Baccalaureate in Sacred Theology (S.T.B.)
The first cycle of theological studies is a three-year introduction to the study of theology in the Roman Catholic tradition that leads to the Baccalaureate of Sacred Theology. The S.T.B. represents ecclesial certification that a person has studied and is knowledgeable in all the major areas of Catholic theology.
- An accredited bachelor's degree with:
1) a minimum cumulative GPA of 3.2
2) twelve semester hours of theological or religious studies (including introductions to the Old and New Testaments)
3) thirty semester hours of philosophical studies oriented toward Catholic theology (including an introduction to philosophical questions and method, medieval philosophy, and modern or contemporary philosophy).
- Official transcripts of undergraduate and post-college academic work
- Two letters of recommendation from teachers in theology or philosophy
- A personal essay explaining the applicant’s intellectual interests and reasons for pursuing the degree
- Application forms for admission to the S.T.B can be obtained from the Office of the Registrar.
- Completion of all coursework with a minimum GPA of 3.2
- Completion of the Schedule of Courses.
- Research Requirement: A student enrolled in the S.T.B. program will select three courses (nine hours) from the existing 3-hour courses that are required by the Dogmatic Theology, Biblical Studies, Spiritual Theology, or Moral Theology departments and that are not introductory courses. In addition to the regular coursework required for each of these courses, the student will write a 15-20 page research paper. The course instructor must approve the topic of the paper. A list of introductory courses are designated below in the schedule of courses.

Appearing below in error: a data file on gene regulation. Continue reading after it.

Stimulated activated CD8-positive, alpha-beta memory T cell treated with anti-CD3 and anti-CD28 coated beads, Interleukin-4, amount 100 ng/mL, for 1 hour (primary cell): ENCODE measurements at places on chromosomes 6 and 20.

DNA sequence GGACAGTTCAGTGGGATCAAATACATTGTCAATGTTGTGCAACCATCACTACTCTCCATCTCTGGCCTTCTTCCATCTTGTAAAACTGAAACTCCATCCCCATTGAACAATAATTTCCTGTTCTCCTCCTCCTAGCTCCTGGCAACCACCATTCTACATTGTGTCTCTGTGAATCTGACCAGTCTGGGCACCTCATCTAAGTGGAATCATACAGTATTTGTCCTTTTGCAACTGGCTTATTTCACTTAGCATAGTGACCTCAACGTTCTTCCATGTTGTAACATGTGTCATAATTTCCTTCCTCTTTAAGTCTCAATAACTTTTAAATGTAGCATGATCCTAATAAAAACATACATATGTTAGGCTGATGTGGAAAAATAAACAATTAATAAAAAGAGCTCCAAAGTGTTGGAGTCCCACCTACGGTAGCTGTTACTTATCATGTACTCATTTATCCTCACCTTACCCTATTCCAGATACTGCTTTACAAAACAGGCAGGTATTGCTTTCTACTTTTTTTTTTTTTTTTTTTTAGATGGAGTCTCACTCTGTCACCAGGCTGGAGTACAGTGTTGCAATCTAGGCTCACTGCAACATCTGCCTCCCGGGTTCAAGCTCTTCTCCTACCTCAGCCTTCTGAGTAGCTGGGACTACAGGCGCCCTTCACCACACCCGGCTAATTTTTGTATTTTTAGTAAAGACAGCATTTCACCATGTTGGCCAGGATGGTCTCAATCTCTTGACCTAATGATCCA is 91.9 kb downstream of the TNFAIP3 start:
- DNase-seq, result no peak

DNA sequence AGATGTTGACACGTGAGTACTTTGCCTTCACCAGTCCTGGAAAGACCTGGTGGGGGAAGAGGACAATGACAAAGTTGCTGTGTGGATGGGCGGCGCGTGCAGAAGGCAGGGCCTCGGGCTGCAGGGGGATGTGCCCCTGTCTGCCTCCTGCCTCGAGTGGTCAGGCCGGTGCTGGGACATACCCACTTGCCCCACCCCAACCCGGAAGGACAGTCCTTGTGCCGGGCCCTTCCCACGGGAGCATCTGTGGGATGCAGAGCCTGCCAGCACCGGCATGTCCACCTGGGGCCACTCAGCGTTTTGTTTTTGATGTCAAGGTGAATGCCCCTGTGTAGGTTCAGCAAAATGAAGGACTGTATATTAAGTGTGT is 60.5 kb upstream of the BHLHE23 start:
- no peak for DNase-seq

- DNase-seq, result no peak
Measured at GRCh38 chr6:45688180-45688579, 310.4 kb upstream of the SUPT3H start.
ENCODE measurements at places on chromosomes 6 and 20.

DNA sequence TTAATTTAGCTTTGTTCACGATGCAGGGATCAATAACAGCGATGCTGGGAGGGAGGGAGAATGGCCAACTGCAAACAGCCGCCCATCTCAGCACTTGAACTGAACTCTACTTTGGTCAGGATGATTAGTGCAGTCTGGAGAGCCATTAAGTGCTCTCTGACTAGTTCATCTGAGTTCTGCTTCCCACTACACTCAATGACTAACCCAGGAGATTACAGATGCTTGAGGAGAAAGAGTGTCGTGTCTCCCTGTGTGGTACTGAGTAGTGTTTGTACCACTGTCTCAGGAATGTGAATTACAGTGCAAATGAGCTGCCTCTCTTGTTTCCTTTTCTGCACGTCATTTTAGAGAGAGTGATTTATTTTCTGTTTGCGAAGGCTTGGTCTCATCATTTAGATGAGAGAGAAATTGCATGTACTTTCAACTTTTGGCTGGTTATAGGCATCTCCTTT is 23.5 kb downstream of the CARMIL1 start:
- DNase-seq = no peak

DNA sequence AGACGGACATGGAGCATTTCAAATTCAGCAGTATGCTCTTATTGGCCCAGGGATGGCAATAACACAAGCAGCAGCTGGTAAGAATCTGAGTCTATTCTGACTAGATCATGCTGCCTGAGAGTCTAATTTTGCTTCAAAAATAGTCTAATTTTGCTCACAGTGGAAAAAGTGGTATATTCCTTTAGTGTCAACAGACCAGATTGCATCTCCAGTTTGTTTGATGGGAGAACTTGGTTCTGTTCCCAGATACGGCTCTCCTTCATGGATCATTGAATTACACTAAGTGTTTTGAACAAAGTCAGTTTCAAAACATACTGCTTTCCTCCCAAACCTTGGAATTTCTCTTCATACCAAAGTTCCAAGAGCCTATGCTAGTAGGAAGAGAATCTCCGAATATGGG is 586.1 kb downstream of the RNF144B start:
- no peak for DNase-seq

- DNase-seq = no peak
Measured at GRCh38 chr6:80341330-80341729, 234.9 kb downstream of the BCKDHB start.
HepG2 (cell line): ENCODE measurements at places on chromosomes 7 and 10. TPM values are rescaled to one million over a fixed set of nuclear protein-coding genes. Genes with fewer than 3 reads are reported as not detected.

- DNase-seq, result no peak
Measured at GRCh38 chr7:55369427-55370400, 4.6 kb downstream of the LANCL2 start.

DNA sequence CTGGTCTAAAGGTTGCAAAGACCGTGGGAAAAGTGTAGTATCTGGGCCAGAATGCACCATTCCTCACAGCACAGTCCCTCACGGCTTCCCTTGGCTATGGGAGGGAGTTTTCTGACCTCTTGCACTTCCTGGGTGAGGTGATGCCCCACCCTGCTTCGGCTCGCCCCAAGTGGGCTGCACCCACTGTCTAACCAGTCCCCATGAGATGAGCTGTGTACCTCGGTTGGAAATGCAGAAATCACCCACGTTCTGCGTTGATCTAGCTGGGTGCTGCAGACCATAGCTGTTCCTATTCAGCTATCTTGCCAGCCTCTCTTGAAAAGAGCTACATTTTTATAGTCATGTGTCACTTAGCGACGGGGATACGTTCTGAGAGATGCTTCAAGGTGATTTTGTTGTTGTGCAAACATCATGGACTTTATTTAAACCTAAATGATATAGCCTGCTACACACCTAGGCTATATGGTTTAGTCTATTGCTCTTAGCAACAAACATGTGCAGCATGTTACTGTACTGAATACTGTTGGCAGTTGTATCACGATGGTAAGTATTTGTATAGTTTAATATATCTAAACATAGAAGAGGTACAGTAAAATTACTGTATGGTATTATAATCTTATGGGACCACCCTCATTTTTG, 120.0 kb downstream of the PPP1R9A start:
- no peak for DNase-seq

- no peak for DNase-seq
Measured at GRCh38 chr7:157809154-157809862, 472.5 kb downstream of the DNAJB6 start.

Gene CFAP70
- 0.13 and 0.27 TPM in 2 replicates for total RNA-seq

- Successful completion of a Comprehensive Exam that demonstrates the candidate’s mastery of theology. A list of topics for the exam is listed below. A student passes this exam by earning at least a B (85%), and passes “with distinction” when each question receives a grade of A (95%) or higher. A student fails the exam if one question receives a failing grade. Those who fail the examination may be retested once in the area(s) in which they failed.
S.T.B. Schedule of Courses
Those courses marked with an * are designated introductory courses and may not be used for the research requirement.
Biblical Studies & Homiletics (18)
* Introduction to Biblical Studies, Psalms and Wisdom (3)
Pentateuch and Histories (3)
Pauline Literature (3)
Synoptic Gospels and Acts (3)
Johannine Literature (3)
Dogmatic Theology (22)
* Fundamental Theology (2)
* Doctrine of God, One and Three (3)
Christology and Soteriology (3)
Anthropology, Creation, Grace and Eschatology (3)
Ecclesiology and Mariology (3)
Ecumenical and Interreligious Dialogue (2)
Sacraments of Eucharist, Baptism, and Confirmation (3)
Sacraments of Healing and Vocation (2)
Doctrine of Priesthood (1)
Church History (12)
Foundations of the Catholic Tradition 33-763 (3)